Graham Reid | | 3 min read
Some people live interesting lives . . . but when it comes time to check out their timing is appalling: the author Aldous Huxley (Brave New World, The Doors of Perception) died the same day John F Kennedy was shot (you can guess who got the greater coverage) and Dean Martin checked out on Christmas Day which isn’t the best time to get a nice obituary.
Phil Lynott of Thin Lizzy also caught journalists away on holiday when he went into a coma on a Christmas Day then died on January 4 1986.
More recently Sky Saxon (born Richard Marsh in Utah) of the short-lived Sixties garageband the Seeds -- whose classic ‘67 single Pushin’ Too Hard was included on Lenny Kaye’s cornerstone Nuggets collection of ‘72 -- died on same day as Michael Jackson.
Saxon’s death went largely unnoticed -- which was shame because he was an eccentric talent who pioneered psychedelic garageband rock. After the Seeds he joined the Source Family religious sect in Hollywood, in later years he had other bands, collaborated with Billy Corgan of Smashing Pumpkins and his age on his death was various listed as 65 or 71.
American garageband rock of the Seeds kind was very different from the British version of the same period and the latter, ironically, leaned heavily on rhythm’n’blues from the States.
Of all the British r’n’b garagebands which emerged in the early Sixties the Downliners Sect -- a five-piece which formed in London and were arguably one of the earliest British r’n’b bands to establish a live reputation -- delivered a classic debut album: The Sect in 1964.
While the Beatles were wanting to hold your hand the Downliners Sect yelped through Willie Dixon’s I Wanna Put A Tiger in Your Tank, a very different sentiment.
While the Stones were seeking a way into mainstream acceptability, the Downliners Sect’s debut included songs such as One Ugly Child, Jimmy Reed’s Baby What’s On Your Mind, plus a couple of suggestively titled and salaciously delivered originals written by their producer Mike Collier which were based around the simple Bo Diddley riff: Be A Sect Maniac and Sect Appeal.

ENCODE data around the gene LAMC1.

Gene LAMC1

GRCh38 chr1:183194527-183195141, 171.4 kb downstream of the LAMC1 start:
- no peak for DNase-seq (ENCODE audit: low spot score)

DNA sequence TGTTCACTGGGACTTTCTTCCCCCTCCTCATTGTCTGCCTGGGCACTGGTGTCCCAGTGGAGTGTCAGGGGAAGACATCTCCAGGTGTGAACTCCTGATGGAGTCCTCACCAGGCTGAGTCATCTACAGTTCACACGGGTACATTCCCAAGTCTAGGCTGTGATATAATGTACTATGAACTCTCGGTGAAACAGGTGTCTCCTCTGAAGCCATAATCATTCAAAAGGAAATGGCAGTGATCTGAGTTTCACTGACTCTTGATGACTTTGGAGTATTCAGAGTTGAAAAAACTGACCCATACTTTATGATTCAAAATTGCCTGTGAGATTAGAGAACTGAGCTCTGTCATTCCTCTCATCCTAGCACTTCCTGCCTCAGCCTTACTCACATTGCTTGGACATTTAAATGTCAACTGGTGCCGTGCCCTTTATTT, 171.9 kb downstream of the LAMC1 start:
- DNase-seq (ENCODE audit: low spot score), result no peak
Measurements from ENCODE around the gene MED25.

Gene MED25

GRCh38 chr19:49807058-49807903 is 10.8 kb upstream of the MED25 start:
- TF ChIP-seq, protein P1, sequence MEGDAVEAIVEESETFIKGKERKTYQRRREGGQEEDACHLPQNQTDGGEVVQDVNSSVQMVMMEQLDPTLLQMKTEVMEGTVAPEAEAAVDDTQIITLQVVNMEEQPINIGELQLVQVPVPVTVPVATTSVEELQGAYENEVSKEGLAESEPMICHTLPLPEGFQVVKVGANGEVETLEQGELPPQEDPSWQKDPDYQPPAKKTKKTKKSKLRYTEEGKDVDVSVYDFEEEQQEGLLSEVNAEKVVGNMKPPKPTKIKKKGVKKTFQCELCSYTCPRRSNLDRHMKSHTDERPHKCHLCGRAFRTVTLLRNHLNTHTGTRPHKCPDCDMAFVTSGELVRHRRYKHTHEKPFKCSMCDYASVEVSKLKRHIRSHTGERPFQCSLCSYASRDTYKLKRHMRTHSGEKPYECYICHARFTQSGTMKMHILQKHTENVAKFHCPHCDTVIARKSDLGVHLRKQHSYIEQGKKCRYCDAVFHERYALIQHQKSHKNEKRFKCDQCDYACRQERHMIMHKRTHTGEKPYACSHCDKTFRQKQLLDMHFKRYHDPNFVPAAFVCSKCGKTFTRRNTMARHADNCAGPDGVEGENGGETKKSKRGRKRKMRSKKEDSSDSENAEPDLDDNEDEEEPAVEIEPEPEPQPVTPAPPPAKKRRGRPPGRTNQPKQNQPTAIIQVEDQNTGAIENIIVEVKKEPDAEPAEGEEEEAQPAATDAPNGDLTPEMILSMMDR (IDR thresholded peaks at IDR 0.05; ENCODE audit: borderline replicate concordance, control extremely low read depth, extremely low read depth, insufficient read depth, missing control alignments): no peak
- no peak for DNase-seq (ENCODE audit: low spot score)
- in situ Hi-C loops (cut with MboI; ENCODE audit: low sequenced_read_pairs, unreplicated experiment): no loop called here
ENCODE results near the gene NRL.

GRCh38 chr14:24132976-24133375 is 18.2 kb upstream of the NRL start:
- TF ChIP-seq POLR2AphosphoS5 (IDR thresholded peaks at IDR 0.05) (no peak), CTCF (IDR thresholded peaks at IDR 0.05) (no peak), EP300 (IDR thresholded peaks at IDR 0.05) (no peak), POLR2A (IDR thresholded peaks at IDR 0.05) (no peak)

Kicking off with a ferocious version of Charlie and Inez Foxx’s Hurt By Love, The Sect album establishes its ethos immediately -- it is rough and energetic -- and the follow-up track is One Ugly Child which kicks in with a hammered piano riff courtesy of an “anonymous ’great’ who sat in” (as the cover said) with “thanks due to Andrew Loog Oldham for loaning him to us“.
This suggested it might have been Rolling Stone Brian Jones. Or maybe it was future Led Zeppelin member John Paul Jones who the following year tinkled the ivories on the Sect song Waiting in Heaven. More likely it was Ian Stewart.
For this impressive debut they tossed in some Chuck Berry covers (Our Little Rendezvous, Guitar Boogie and Too Much Monkey Business) and their treatment of Easy Rider, Bright Lights Big City and Bo Diddley’s Cops and Robbers. Terrific all of it.
This was a record which burst with raw energy, was parent-baiting r’n’b rock and owed nothing to the cheerful Merseyside pop music of its day.
But the seeds of the Downliners Sect’s destruction were also evident: they had no original songs other than the slow Lonely and Blue by bassist Keith Grant and guitarist Terry Gibson. Their EP The Sect Sing Sick Songs of the following year (after their album The Country Sect in which they played country and folk) showed them to be somewhat directionless.
They also liked to yuck it up too much on novelty songs: witness their earlier single Little Egypt which was hit in Europe (number one in Sweden) and later songs which were just too self-referential (Insecticide, Leader of the Sect etc).
Within a year of their great one-off debut album, harmonica player Ray Some had been tossed out, after their ’66 album The Rock Sect’s In two more quit and were replaced, and . . .
So it went, it was all downhill for the Downliners.
They finally split up in 1967 -- but a couple of members reformed a band under the Downliners Sect name in ’76.
A version of the Downliners Sect tours even today -- but their only truly great moment was on The Sect, an album which sounds like a bridge between the early Pretty Things and Stones to Howlin’ Wolf, Chuck Berry and Bo Diddley.
It is never too late to be a sect maniac.
These Essential Elsewhere pages deliberately point to albums which you might not have thought of, or have even heard . . .
But they might just open a door into a new kind of music, or an artist you didn't know of. Or someone you may have thought was just plain boring.
But here is the way into a new/interesting/different music . . .
The deep end won't be out of your depth . . .